Soon after, Washington and Tehran traded threats over shutting the strategic Hormuz Strait. IRGC commander Mohammad Ali Jafari warned that all oil trade routes were within Iran’s range. He also added that the US threat to bar Tehran’s oil exports in November were unrealistic.
Soleimani then delivered a strongly-worded response to Washington’s economic threats, saying that the American presence in the Red Sea was no longer safe and the Quds Force was in a confrontation with the American military. Many hardline figures ardently supported his threat, despite some criticism that he had marginalized the role of diplomacy in the spat.
Contrasting IRGC stances
Days before the August sanctions took effect, Trump announced that he was ready to hold unconditional negotiations with Iranian President Hassan Rouhani. Many Iranians said that the country’s leadership should accept the offer, but it was rejected.
Soon after, Jafari responded to Trump’s proposal, saying: “Iran is not North Korea to accept your offer for a meeting. Even US presidents after you will not see that day.” He added in a speech that Iran will not allow its officials to negotiate or meet with American officials.
Iranian responses to Jafari’s statements were not as avid as those reacting to Soleimani’s, especially in IRGC circles. His speech was also not covered by IRGC media. Moreover, reaction on social media was calm in comparison to reactions to Soleimani’s speech.
Officials said that Jafari made his speech without consulting with others. Foreign ministry spokesman Bahram Qasemi said that he was not aware of the speech until it was released. MP Ali Mathari condemned Jafari’s remarks, while social media users said that the IRGC commander had “crossed the line.”
Jafari… where to?
The timing of Jafari’s statements are a sign that he was seeking to play a role in the Iranian political scene in wake of Soleimani’s powerful speech. Rumors have also said that Soleimani, one of the IRGC’s most popular commanders, was seeking to run for president. It is likely that he will not face real competition should he chose to do so.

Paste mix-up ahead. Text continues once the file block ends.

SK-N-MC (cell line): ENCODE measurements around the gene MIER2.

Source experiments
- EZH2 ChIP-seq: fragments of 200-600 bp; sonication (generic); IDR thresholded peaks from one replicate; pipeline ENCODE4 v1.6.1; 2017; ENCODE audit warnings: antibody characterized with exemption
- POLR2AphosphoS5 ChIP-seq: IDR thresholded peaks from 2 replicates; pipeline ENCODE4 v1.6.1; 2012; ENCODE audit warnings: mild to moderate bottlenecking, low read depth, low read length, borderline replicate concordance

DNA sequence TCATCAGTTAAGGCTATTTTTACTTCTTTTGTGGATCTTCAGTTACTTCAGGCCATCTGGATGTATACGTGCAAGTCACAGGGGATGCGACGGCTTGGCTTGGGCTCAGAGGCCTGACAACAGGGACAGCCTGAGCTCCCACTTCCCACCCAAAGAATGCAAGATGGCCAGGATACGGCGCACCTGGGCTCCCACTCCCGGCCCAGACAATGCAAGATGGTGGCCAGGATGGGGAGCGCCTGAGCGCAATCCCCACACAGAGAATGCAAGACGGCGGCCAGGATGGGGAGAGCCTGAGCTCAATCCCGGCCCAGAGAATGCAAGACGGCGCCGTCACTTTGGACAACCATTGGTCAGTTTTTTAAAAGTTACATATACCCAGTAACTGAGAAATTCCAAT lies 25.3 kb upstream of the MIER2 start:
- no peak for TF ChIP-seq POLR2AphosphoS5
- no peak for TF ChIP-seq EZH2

In this regard, Jafari, whose ten-year term ended in 2017 and was extended for three years, could be seeking to preserve his position or possibly even be eyeing the presidency. In either case, the military will likely step in and stifle civil institutions.
The new Iranian president will be faced with two options: Either introducing central and radical change to deal with the woes of the people or continue along the old path and compound oppression and misery. The second option may speed up the end of the regime, while the first may breathe new life into it, especially in wake of a government campaign that is warning against Iran’s transformation into another Syria.
Two options to end the crisis
Observers believe that the Iranian leadership has two choices to resolve its crisis: Either holding negotiations with the US or clinging on to life.
Khamenei had ruled out the first option as long as the current American administration is in power.
Clearly, the economic and political situation in Iran will deteriorate as sanctions are re-imposed. Rouhani is also expected to come under greater criticism as his second term in office draws to an end. This will force him to cooperate with the IRGC because he realizes that the entire regime is facing collapse.
Prominent reformist strategist Saeed Hajjarian predicted that military officials may be appointed to a “crisis cabinet” chosen by Rouhani to manage important issues. This will mark a semi-hegemony by the IRGC as it would then be able to support its preferred presidential candidate.
*Amir Toumaj is an Iranian-American researcher specialized in Iranian affairs.